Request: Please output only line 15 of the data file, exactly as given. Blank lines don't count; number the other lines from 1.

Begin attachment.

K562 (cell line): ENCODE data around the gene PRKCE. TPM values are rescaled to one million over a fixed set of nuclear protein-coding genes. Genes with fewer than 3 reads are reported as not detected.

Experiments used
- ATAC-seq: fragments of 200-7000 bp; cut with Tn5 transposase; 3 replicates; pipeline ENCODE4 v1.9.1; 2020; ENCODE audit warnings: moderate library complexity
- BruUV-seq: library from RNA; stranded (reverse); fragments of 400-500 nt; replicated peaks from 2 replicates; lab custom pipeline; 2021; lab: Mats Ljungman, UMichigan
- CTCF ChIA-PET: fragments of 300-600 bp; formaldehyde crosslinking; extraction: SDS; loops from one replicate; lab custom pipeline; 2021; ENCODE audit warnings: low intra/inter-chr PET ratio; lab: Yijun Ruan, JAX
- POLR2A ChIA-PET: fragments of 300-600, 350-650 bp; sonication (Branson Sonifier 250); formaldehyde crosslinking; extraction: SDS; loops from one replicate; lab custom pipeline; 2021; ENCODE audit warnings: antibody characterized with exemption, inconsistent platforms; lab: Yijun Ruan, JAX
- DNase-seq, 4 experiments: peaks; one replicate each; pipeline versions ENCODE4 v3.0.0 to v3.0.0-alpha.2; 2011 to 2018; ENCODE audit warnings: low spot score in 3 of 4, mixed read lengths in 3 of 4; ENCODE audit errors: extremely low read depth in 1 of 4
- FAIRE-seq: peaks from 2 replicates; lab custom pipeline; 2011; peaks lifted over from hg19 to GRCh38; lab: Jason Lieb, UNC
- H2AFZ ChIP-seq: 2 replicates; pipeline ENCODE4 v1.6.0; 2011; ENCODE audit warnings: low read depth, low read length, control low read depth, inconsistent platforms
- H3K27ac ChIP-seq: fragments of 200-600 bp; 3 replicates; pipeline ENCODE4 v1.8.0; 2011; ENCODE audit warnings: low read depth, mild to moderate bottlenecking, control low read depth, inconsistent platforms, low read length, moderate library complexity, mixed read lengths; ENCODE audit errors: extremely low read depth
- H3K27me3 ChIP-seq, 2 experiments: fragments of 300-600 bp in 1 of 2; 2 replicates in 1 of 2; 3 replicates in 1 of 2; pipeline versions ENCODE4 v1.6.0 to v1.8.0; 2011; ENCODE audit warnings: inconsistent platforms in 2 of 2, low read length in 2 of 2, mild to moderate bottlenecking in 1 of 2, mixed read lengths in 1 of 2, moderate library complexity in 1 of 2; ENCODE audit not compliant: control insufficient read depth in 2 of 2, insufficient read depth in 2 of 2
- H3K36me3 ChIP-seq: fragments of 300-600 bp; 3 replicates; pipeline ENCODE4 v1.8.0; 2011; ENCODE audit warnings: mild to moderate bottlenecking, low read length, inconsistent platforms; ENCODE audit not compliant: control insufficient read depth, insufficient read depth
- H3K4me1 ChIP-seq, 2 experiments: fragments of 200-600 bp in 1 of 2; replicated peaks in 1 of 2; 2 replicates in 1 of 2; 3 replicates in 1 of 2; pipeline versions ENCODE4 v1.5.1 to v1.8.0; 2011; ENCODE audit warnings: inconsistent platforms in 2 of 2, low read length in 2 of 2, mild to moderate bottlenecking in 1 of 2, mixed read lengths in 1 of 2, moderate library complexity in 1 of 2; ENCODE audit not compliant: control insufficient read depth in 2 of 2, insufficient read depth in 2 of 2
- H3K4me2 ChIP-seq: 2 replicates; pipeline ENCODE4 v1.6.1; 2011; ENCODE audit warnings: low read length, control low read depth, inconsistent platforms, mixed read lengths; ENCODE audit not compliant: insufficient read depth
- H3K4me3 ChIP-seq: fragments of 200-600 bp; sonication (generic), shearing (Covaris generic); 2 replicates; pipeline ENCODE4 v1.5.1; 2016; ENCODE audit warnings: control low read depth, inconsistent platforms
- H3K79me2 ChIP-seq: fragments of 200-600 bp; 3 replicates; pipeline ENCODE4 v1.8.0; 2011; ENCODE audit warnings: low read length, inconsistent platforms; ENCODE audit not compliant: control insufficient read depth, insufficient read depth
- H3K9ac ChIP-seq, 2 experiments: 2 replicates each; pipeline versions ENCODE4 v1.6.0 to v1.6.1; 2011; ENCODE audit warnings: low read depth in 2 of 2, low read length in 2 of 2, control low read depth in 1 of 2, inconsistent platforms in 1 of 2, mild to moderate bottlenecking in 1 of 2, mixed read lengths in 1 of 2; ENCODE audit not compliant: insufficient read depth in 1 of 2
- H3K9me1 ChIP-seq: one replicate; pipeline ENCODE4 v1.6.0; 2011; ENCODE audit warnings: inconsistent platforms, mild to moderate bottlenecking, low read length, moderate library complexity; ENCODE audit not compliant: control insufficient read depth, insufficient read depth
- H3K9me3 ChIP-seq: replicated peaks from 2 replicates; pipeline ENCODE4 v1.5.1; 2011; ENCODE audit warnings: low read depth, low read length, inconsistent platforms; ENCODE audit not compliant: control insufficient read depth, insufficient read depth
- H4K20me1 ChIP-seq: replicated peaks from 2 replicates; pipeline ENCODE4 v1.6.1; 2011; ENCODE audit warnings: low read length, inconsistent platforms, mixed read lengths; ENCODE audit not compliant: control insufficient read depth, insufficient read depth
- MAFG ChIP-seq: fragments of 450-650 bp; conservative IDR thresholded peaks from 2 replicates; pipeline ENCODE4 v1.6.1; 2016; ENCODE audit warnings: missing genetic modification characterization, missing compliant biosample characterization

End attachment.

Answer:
- H3K4me3 ChIP-seq: fragments of 200-600 bp; sonication (generic), shearing (Covaris generic); 2 replicates; pipeline ENCODE4 v1.5.1; 2016; ENCODE audit warnings: control low read depth, inconsistent platforms